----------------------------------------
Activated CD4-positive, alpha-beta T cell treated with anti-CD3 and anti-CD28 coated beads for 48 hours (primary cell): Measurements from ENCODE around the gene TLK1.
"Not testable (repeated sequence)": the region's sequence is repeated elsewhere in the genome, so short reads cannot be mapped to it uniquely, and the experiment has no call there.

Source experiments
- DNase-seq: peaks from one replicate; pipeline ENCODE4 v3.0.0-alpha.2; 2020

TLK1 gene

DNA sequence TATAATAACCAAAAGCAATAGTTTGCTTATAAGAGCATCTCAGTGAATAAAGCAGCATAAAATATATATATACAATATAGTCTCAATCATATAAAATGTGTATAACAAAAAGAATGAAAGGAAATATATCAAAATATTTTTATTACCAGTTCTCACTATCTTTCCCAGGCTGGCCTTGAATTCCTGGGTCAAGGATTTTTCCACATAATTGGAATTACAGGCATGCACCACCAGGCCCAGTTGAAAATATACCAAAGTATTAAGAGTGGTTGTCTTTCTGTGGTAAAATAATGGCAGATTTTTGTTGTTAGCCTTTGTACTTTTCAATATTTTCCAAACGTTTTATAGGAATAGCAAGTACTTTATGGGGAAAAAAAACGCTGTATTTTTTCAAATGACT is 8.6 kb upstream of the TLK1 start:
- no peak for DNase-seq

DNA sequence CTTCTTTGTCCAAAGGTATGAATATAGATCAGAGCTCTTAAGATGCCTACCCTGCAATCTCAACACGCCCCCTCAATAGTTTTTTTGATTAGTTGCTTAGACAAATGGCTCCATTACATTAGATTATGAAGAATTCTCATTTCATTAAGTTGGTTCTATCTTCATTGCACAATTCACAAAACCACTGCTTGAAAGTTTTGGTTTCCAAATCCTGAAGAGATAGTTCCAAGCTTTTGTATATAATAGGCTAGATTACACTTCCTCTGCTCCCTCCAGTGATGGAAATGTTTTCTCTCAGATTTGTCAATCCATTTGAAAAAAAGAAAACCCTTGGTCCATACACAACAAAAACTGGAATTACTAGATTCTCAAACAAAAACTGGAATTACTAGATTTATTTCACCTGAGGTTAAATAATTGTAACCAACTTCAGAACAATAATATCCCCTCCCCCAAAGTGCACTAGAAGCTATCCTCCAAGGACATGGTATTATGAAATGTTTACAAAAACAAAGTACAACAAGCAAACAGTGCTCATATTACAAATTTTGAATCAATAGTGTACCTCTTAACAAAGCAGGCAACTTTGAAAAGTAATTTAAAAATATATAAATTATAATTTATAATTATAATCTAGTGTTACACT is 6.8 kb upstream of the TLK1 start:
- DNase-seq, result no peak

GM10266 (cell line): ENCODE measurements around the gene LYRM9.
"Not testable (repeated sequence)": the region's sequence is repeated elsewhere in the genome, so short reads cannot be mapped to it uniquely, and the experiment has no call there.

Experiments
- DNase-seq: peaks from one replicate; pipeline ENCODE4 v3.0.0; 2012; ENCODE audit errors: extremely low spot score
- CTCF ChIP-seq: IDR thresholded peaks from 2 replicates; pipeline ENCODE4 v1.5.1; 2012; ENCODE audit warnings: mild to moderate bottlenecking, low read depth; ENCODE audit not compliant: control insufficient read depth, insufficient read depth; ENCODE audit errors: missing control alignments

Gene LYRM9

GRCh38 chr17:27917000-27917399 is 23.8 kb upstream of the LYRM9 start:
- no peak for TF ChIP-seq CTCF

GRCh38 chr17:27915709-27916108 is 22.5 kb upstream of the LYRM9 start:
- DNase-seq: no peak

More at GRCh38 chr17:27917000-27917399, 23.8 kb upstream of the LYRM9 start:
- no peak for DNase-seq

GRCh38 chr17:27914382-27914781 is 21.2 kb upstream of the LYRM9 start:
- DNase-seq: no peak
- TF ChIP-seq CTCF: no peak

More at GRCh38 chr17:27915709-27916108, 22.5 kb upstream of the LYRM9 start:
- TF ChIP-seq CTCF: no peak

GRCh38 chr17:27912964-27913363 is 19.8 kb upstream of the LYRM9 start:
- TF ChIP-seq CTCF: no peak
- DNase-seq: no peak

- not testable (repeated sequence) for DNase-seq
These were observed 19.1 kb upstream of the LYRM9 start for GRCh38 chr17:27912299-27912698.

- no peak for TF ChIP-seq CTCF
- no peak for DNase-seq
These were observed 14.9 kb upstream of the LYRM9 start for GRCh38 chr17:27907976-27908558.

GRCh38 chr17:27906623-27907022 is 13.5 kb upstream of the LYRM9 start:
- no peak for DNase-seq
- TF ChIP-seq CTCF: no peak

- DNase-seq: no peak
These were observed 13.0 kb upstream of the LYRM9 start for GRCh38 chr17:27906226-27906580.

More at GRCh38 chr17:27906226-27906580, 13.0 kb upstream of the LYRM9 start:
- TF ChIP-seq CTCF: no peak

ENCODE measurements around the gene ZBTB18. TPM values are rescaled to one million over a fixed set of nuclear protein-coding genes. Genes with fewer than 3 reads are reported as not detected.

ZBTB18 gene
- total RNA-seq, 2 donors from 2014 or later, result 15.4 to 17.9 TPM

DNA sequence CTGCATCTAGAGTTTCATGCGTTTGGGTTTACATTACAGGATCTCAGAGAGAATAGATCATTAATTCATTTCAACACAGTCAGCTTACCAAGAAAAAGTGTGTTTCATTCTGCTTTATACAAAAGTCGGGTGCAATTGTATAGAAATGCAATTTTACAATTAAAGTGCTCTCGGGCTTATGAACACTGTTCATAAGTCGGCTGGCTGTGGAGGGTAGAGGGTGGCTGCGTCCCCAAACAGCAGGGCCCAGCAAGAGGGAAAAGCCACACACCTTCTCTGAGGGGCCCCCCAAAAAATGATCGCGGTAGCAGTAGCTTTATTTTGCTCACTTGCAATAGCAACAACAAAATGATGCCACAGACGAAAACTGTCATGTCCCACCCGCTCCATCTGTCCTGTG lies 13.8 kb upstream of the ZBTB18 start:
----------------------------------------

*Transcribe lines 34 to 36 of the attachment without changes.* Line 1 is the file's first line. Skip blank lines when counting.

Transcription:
These were observed 14.9 kb upstream of the LYRM9 start for GRCh38 chr17:27907976-27908558.

GRCh38 chr17:27906623-27907022 is 13.5 kb upstream of the LYRM9 start:
- no peak for DNase-seq